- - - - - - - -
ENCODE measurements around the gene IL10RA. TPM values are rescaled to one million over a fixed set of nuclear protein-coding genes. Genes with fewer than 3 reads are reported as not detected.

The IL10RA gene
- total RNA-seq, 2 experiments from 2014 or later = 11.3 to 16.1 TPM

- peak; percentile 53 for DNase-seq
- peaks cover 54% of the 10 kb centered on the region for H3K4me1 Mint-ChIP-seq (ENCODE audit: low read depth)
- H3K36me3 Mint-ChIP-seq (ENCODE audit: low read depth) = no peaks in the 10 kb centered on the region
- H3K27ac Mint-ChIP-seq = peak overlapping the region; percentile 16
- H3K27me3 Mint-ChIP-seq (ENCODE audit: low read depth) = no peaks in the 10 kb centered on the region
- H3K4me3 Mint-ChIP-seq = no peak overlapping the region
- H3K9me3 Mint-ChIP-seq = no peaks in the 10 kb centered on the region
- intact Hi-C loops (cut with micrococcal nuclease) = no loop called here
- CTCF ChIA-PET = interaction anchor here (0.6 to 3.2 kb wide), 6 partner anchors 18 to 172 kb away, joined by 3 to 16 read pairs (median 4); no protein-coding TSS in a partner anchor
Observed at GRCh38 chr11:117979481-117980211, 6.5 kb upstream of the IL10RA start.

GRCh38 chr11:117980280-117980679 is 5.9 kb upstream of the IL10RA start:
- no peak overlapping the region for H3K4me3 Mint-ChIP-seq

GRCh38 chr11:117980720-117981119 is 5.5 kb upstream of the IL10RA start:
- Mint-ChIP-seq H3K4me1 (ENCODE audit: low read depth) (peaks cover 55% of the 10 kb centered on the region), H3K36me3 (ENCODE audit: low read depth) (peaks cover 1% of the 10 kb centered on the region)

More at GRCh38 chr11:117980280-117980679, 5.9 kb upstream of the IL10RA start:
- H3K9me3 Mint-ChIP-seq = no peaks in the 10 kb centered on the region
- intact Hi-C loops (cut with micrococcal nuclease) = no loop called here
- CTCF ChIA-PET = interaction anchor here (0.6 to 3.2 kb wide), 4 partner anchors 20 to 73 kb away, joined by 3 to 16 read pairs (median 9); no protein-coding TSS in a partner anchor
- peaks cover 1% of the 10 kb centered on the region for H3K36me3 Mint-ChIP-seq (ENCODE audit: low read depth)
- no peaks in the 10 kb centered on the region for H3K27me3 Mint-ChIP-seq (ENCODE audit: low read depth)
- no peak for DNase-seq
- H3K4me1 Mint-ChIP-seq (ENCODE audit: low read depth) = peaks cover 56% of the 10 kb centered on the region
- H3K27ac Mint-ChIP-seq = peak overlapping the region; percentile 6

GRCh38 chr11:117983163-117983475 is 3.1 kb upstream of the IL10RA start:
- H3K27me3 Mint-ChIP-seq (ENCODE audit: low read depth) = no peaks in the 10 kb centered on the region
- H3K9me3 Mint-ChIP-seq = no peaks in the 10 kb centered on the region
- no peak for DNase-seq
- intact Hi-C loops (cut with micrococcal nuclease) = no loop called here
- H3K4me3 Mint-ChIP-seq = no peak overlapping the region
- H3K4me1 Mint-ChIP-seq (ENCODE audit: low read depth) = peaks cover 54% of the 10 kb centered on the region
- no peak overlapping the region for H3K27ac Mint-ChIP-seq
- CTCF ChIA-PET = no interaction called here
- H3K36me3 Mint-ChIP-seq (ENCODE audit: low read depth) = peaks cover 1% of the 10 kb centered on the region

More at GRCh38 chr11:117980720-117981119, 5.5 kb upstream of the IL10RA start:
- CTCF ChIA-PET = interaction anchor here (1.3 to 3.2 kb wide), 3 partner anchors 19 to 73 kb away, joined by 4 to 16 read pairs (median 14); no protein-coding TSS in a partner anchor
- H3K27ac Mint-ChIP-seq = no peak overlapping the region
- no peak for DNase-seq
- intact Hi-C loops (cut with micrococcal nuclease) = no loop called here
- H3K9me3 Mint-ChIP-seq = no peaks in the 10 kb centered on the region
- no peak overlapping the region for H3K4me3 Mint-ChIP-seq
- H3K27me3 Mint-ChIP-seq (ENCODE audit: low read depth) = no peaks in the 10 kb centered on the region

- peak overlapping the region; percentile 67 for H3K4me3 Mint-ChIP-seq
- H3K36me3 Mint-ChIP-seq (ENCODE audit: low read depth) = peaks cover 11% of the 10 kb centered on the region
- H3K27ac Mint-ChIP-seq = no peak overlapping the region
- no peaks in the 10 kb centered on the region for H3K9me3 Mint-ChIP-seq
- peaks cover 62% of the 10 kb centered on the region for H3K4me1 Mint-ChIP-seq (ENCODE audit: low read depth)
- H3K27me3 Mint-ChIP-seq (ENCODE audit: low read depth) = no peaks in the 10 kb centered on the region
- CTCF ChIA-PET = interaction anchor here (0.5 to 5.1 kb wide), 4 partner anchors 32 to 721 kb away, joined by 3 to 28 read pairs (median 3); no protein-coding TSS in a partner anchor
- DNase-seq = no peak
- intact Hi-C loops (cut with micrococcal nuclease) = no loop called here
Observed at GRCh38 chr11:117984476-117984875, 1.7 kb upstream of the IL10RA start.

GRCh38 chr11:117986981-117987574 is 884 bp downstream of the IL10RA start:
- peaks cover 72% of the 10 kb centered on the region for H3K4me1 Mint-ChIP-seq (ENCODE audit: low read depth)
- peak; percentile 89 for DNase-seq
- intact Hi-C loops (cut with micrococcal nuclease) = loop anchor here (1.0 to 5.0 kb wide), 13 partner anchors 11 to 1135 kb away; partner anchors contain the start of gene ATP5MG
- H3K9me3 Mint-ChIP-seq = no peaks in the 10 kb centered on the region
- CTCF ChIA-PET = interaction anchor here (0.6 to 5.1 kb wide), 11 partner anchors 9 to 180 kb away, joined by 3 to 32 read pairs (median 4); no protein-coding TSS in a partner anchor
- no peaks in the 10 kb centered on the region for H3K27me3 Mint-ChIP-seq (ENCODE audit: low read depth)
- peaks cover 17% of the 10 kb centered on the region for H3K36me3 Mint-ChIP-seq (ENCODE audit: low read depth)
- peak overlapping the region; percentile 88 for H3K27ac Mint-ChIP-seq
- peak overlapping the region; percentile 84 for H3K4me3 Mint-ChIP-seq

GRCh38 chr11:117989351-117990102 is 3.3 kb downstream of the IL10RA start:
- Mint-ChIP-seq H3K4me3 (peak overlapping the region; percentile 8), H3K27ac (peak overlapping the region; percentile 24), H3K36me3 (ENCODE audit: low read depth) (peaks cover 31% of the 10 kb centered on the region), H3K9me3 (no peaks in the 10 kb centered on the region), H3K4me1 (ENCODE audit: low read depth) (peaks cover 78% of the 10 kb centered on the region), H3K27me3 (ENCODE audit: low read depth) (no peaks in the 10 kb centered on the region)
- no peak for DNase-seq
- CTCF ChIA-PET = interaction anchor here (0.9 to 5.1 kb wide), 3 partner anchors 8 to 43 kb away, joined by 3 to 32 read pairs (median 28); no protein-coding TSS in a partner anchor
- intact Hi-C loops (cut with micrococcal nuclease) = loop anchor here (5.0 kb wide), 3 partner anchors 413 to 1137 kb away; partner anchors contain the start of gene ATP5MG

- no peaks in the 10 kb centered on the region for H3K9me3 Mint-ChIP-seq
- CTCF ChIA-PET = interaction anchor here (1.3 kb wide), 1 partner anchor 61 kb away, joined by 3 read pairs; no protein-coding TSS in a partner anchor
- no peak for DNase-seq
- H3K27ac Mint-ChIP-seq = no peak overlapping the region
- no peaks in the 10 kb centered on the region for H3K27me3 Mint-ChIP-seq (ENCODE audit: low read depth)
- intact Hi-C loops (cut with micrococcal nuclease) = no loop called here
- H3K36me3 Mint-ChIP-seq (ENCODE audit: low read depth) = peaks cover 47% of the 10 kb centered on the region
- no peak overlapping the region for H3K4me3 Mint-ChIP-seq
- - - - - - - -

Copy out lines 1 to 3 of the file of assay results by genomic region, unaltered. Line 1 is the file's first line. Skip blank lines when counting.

ENCODE measurements around the gene IL10RA. TPM values are rescaled to one million over a fixed set of nuclear protein-coding genes. Genes with fewer than 3 reads are reported as not detected.

The IL10RA gene
- total RNA-seq, 2 experiments from 2014 or later = 11.3 to 16.1 TPM